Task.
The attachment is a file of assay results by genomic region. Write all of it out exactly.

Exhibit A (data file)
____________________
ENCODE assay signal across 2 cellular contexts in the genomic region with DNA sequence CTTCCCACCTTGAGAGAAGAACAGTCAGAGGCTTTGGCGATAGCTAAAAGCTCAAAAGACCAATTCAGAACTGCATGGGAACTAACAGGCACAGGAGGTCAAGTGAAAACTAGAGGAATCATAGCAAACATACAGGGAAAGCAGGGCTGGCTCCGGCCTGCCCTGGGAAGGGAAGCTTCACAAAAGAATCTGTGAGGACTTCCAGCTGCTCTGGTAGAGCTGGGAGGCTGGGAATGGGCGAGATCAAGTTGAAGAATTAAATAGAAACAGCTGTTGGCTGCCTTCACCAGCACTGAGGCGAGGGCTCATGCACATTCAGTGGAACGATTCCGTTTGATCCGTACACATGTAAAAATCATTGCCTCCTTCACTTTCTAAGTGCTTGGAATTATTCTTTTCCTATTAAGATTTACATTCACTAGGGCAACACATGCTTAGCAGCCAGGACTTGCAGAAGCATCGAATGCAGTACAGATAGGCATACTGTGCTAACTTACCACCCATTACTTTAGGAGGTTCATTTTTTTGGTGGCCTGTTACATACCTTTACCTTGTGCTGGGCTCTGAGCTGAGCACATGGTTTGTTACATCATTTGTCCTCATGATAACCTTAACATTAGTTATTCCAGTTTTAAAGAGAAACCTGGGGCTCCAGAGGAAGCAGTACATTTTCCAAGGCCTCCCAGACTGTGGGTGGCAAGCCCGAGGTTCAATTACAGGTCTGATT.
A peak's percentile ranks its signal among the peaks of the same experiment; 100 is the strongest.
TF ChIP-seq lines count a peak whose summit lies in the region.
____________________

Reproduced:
ENCODE assay signal across 2 cellular contexts in the genomic region with DNA sequence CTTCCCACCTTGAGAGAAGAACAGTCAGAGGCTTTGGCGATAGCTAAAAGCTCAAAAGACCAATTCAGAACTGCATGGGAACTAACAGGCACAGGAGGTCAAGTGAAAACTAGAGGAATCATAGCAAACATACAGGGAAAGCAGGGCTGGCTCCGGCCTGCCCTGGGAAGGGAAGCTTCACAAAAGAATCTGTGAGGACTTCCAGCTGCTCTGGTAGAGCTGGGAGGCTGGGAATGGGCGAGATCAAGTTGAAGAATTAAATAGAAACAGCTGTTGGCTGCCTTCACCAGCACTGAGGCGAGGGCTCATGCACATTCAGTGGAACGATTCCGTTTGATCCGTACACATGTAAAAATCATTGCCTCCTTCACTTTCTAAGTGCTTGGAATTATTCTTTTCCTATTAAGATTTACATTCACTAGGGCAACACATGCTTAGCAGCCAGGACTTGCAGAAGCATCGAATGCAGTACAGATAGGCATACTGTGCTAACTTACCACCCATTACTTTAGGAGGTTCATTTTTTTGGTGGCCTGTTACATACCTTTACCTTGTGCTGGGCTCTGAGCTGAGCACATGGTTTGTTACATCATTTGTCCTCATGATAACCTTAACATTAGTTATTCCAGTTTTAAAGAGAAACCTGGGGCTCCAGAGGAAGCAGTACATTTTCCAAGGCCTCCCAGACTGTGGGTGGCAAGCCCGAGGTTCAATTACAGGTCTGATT.
A peak's percentile ranks its signal among the peaks of the same experiment; 100 is the strongest.
TF ChIP-seq lines count a peak whose summit lies in the region.